Happy 51st Anniversary, Wilderness Act!

September 3, 2015Blair GuildNPF Blog

"A wilderness . . . is hereby recognized as an area where the earth and its community of life are untrammeled by man, where man himself is a visitor who does not remain."

So boldly declared Congress in 1964, when it voted nearly unanimously to protect some of our nation’s most treasured areas. September 3 marks the 51st anniversary of the Wilderness Act, which established the National Wilderness Preservation System and protected 9 million acres of pristine land.

Today, that number has grown to protect nearly 110 million acres, from Alaska to Florida. The act was our nation’s revolutionary commitment to understanding that our natural resources are limited and that it is our duty to preserve, unimpaired, these spaces.

Over half of the National Park Service’s lands are protected by the Wilderness Act — preserving these awe-inspiring landscapes for future generations. Check out some of these wild national parks:

  • For a classic wilderness spot, explore Theodore Roosevelt National Park (North Dakota). National parks hero Theodore Roosevelt used to ranch cattle on this land in the 1880s. Now its geological wonders, grassy prairies, and abundant wildlife are preserved along with Roosevelt’s legacy.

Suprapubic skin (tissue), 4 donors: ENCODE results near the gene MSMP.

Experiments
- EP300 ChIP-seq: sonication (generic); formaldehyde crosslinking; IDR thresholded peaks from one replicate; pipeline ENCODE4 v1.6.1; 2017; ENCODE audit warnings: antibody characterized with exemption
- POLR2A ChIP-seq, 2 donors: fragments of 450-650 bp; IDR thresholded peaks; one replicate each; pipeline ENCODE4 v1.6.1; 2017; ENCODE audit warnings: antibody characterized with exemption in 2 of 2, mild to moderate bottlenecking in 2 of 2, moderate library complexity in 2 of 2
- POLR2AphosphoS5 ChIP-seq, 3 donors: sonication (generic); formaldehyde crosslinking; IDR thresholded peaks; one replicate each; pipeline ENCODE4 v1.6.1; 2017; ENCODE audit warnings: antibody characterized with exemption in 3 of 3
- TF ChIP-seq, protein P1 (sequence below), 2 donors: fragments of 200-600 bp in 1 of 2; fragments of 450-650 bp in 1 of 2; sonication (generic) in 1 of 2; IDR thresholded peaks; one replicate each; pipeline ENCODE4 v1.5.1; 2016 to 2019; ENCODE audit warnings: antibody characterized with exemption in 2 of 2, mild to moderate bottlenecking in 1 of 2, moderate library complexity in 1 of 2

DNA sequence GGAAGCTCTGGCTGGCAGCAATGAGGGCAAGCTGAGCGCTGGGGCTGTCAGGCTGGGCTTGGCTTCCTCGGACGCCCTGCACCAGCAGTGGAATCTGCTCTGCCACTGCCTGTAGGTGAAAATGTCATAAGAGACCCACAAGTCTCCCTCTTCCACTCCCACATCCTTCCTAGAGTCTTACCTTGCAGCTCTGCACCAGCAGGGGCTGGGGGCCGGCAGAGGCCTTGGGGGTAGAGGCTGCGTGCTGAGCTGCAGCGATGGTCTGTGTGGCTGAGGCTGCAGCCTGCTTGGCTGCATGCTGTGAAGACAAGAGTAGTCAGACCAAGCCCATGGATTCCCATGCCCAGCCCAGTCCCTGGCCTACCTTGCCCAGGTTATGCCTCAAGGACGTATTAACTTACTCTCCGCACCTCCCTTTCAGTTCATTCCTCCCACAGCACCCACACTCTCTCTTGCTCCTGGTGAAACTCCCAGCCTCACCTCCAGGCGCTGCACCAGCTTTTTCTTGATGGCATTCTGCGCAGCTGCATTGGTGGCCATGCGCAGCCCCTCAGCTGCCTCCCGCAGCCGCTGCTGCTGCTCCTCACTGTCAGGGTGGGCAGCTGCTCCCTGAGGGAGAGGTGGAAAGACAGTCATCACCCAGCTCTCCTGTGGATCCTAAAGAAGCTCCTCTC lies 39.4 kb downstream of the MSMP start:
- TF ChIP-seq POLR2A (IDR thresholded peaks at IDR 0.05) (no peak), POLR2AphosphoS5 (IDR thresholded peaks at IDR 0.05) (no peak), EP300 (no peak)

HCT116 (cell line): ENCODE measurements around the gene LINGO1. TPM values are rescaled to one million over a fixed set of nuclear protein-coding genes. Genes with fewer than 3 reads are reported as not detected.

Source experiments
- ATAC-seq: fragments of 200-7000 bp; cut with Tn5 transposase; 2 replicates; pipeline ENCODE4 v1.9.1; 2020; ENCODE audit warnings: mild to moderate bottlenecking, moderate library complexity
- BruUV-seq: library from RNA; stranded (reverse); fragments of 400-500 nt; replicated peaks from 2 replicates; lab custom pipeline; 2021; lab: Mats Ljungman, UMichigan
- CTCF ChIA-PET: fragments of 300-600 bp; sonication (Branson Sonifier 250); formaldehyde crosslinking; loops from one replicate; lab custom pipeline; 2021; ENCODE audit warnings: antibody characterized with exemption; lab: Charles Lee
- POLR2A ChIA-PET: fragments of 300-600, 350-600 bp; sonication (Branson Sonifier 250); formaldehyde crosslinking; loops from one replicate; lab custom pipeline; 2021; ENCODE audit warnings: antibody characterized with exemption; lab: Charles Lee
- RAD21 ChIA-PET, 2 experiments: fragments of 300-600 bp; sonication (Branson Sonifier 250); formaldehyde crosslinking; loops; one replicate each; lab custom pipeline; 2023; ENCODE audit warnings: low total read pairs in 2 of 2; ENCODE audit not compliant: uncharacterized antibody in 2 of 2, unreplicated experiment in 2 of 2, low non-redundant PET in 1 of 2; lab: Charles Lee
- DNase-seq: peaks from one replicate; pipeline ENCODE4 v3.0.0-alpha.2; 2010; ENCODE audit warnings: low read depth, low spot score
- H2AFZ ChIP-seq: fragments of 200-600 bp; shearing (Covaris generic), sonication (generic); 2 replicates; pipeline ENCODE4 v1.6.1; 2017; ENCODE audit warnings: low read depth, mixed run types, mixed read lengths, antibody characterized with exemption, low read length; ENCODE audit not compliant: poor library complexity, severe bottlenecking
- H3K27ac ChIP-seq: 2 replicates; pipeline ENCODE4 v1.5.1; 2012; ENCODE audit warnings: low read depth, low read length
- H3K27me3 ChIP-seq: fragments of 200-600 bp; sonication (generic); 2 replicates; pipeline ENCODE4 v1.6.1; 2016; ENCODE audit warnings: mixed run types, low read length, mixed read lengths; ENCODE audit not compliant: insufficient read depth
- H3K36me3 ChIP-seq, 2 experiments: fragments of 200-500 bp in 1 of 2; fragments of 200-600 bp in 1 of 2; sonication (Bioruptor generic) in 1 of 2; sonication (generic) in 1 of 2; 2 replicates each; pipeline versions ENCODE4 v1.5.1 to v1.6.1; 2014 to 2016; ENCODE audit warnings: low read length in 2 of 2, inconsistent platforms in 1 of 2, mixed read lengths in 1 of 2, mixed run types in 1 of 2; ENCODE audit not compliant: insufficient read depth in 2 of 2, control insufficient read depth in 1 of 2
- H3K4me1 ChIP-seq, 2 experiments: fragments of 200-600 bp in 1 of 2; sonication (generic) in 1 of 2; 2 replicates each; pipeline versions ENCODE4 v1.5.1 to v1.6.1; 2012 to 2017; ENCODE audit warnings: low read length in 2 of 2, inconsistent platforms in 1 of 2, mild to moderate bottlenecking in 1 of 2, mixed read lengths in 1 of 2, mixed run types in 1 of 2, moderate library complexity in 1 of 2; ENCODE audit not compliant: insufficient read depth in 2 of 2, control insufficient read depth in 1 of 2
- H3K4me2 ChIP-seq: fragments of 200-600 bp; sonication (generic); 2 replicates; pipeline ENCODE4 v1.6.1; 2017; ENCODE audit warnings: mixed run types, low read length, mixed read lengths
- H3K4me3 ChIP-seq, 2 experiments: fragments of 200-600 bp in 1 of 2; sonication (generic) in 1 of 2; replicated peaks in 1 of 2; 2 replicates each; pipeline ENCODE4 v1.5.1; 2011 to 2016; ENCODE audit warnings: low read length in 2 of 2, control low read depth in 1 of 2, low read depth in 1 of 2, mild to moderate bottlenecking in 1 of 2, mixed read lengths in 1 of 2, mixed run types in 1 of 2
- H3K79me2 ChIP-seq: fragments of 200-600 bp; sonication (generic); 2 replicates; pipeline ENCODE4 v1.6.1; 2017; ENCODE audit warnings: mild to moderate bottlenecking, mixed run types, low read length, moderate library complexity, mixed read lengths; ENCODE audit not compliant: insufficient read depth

Rock formations on land of Theodore Roosevelt National Park
  • Just beyond the hustle and bustle of New York City are the calming wilderness waves of Fire Island National Seashore (New York). Rolling sand dunes, grassy wetlands, and tall pine forests characterize the wilderness of this beachy landscape.  

Seagull perching at Fire Island seashore
  • Hawai’i Volcanoes National Park (Hawai’i) has some of the most unique geological features. The land is sculpted by active volcanoes, miles of ocean coastline, and the `Ola`a Forest. Those who explore the wilderness of Hawai’i Volcanoes National Park can see fields of lava and erupting vents.

Flowering tree among volcanic rocks
  • To discover volcanoes that are no longer active, explore the celestial landscape of Craters of the Moon National Monument and Preserve (Idaho). The now-dormant volcanoes of this site spewed lava and shaped the land thousands of years ago. Visitors today can see cinder cones, spatter cones, lava tubes, hidden ice caves, and the plants and animals that adapted to the barren landscape.

Vegetations on volcanic rocks

What wilderness have you discovered? Get out there, explore, and share your pics on our Facebook page! You can also tag us (@GoParks) on TwitterInstagram, and Tumblr, and use the hashtags #FindYourPark and #EncuentraTuParque! 


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